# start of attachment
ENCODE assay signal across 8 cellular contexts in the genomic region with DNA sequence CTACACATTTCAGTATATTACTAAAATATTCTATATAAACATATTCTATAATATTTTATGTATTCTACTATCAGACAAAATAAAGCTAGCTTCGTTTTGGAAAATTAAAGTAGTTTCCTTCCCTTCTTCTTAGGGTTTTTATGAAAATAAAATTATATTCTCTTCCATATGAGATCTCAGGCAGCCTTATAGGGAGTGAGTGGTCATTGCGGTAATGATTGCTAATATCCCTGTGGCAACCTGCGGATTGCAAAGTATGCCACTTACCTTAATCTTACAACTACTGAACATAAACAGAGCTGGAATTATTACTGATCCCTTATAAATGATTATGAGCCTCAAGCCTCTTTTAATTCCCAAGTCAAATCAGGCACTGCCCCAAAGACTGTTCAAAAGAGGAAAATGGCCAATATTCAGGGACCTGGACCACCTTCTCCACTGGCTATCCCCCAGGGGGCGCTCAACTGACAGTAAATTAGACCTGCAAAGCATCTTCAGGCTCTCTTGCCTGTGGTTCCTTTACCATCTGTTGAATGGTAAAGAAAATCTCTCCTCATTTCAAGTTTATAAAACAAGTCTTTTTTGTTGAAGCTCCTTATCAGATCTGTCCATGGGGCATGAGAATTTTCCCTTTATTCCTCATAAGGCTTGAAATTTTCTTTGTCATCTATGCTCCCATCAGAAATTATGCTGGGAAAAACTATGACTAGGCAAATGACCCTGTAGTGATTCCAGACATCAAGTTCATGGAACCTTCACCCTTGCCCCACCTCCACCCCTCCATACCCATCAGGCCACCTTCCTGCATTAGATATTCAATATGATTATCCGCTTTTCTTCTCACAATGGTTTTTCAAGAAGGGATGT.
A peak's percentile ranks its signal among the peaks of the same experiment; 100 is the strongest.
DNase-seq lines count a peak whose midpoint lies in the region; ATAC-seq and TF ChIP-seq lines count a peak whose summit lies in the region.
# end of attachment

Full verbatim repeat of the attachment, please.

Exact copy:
ENCODE assay signal across 8 cellular contexts in the genomic region with DNA sequence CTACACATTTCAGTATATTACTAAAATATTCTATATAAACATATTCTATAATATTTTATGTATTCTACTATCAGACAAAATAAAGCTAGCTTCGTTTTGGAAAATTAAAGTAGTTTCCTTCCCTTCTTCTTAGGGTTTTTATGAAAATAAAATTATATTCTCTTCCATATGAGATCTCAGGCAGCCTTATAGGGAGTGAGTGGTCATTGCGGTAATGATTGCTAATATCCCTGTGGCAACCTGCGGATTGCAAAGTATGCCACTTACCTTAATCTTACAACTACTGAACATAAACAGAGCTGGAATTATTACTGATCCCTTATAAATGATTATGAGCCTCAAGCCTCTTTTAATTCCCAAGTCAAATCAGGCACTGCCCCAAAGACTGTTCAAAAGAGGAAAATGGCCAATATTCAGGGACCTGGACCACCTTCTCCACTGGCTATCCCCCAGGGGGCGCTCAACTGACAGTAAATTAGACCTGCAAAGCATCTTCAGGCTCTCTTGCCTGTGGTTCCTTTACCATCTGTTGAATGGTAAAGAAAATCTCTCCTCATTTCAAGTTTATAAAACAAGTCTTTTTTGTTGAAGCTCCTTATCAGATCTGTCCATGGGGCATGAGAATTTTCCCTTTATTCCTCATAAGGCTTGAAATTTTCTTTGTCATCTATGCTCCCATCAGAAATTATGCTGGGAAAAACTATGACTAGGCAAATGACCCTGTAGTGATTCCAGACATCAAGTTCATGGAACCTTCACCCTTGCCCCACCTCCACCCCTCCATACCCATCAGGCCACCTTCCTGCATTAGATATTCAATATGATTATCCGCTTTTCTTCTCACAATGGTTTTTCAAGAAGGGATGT.
A peak's percentile ranks its signal among the peaks of the same experiment; 100 is the strongest.
DNase-seq lines count a peak whose midpoint lies in the region; ATAC-seq and TF ChIP-seq lines count a peak whose summit lies in the region.